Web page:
I’ve long had something of a love-hate relationship with Andrew Lloyd Webber’s Phantom of the Opera.
The show came out sometime in the late 1980s, and ten years would pass before I’d see it on stage myself. But for a time, the songs of Phantom were…how to put this…ubiquitous. That music was everywhere, and after a short while, I was Phantom‘d out.
Late in my senior year of high school, an amateur chorus in a neighboring town was looking for brass players for a concert they were doing…of Phantom songs. Then, at my summer music camp, we played an arrangement of Phantom‘s songs in the band, and then the very next year, in the chorus, we did a choral arrangement of the same Phantom songs. In college, my orchestra did yet another arrangement of Phantom songs.
Every year, my college had a music competition/festival thing in which high school students from all over Iowa and vicinity would come to play with college musicians and compete for scholarships. Those students vying for vocal scholarships would perform solos at the main concert. One year, no fewer than three young baritones did “The Music of the Night”.
And nearly every student at school had Phantom in their CD collections. Most had the single-disc “highlights” record, but the hard-cores had the “Complete show” double-CD edition. And you’d often hear those discs blasting out windows and open doors, during that pounding motif on the organ — you know the one — that practically demanded to be played at Max Volume.
For two to three years of my life, it was Phantom, Phantom, Phantom. I got sick of the whole damned thing without ever seeing it. (And I wasn’t disposed to dislike Andrew Lloyd Webber on principle, either — I’d seen Cats with my family and loved it.)
Phantom fever finally died off a bit, as all things do, and I pretty much forgot about it, until 1999, when Shea’s Buffalo Theater underwent some major refurbishment, the focus of which was expanding the stage so the theater could host the major touring productions of the day. This meant that Phantom of the Opera could finally play in Buffalo. Naturally, The Wife and I went. It was May 18, 1999; I remember that date because the next day we went to see Star Wars Episode I: The Phantom Menace on its opening day. We’ve always referred to that as “Phantom Weekend” ever since.
Seeing the show was quite the production, and it was nice to at last hear all those songs I’d been sick of for years in their proper context, as well as others that I did not know so well. In 2004, a movie version came out, and as I recall, it was reviewed pretty harshly, and we didn’t see it — until last week, that is, when I saw the DVD at the library and thought, “Well, why not? How bad can it be?”
And it turned out, not very bad at all. In fact, I thought it a fine production overall, well-sung and well-acted. The voice of Gerard Butler, who played the Phantom himself, took a small bit of getting used to, but I thought he was generally excellent, and the film puts the gorgeous spectacle of the stage show front and center, with lots of sweeping camera shots through that magnificent Parisian opera house. (Although I did think that the Phantom’s lair, deep in the sewers and catacombs beneath the Opera, looked a bit too clean.) What was really cool, though, was the degree to which The Daughter loved the movie. She’s watched it a couple additional times since, asked me to track down the music for her MP3 player, and, when she thinks no one is listening, she’s been singing songs from the show. I find that awesome.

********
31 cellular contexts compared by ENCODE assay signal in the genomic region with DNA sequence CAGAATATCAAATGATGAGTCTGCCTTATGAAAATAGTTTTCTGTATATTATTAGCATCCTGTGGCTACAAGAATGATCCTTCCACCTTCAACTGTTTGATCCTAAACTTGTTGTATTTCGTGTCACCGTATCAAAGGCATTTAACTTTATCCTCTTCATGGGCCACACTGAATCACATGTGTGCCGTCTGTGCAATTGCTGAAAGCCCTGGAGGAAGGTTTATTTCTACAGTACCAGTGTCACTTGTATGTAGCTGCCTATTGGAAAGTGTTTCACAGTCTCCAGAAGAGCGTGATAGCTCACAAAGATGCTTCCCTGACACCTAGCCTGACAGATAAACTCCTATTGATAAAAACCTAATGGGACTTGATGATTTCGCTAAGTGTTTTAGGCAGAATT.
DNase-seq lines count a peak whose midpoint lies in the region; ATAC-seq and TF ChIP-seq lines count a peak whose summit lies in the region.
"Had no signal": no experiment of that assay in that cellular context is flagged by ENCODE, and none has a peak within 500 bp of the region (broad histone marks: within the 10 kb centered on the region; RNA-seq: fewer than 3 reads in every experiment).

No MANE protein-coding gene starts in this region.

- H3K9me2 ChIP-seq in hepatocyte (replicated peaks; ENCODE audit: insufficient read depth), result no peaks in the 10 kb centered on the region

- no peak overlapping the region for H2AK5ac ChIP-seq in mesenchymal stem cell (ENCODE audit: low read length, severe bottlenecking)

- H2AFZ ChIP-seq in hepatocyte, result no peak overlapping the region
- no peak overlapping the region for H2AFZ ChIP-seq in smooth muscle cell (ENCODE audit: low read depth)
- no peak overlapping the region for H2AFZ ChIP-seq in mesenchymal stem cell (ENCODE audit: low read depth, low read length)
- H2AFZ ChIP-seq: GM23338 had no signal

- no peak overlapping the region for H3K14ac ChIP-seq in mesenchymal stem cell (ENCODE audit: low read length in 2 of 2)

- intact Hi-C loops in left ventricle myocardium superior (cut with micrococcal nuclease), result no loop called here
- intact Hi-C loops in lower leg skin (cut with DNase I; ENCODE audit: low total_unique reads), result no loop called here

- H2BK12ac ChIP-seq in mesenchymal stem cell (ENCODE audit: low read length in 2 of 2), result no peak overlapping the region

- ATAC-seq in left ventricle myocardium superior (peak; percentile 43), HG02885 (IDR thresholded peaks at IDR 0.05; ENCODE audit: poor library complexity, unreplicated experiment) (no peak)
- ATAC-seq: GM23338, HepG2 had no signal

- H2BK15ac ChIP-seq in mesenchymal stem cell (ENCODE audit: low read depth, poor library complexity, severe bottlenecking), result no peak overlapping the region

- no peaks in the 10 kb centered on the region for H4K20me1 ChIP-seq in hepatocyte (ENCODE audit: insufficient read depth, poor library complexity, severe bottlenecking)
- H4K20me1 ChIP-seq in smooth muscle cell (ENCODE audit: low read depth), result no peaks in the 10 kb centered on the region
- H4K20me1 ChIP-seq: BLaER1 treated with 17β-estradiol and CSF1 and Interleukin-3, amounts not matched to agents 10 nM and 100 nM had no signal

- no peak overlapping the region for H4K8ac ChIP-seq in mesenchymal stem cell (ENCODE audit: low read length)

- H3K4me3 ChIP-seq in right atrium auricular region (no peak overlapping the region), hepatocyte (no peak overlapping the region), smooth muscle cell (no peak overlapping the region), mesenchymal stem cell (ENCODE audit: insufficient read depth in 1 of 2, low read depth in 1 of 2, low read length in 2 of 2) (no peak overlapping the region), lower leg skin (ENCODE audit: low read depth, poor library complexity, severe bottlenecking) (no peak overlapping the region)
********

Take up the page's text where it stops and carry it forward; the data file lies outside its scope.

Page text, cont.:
Anyway, as this is a Something for Thursday post, I need to put something musical here, to wrap up. I know that Michael Crawford is generally seen as the canonical Phantom, but I always found something slightly “off” about his voice, so I’ve never had the problem of comparing Phantoms to Crawford in my head. Colm Wilkinson’s voice is much more to my liking, and it’s his I’ll feature now. Here’s Colm Wilkinson, singing “The Music of the Night”.
There are some things in my life that are obsolutes. One is that I never play Monopoly without being the magic hat. Another is that I can't watch my much beloved 'Phantom of the Opera' movie without singing out each song at my most vocally powerful. I love the whole gothic sadness of it all. I would become all scarred and damaged just to live in that world. I was a drama geek who played football in high school and I loved anything to do with theatre. 'Fame' was my favorite show. It was the 'Glee' of it's day. When it premiered at the Patages Theatre in Toronto I convinced a group of fellow teachers to fly from Yellowknife to see it that first week. It was magical and magnificent. But that is just me.
I kinda know the feeling. My heart breaks to realize that I'll likely never get to see a top-flight production of LES MIZ on the stage.
Another show I have seen and loved.
Another show I have seen and loved. The way the set was one big peice that they just moved around and manipulated was amazing.
I know what you mean about Crawford's voice feeling "off." Becca has the complete show CD, and I've always felt that the whole thing was slightly "off." Like if Weber could only keep himself from his over-the-top flourishes… I've always liked it, but in the way you like a clumsy dog: in spite of its goofier moments. Or maybe because of them.
Thanks for sharing this one; I hadn't heard Colm Wilkinson sing this, and it really is very good. I personally didn't like the movie at all (too much of a fan of all the Cocteau movies Joel Schumacher was stealing the set design from), but I liked this.
(Gaw, that sounds bitchy of me.)
I've always thought of Andrew Lloyd Weber as our generations Franz von Suppe. I find some of it to be beautiful, but most is achingly pedestrian.
My text today is "wrowe." Could that be a sign that you need to post another R.O.W.R. entry?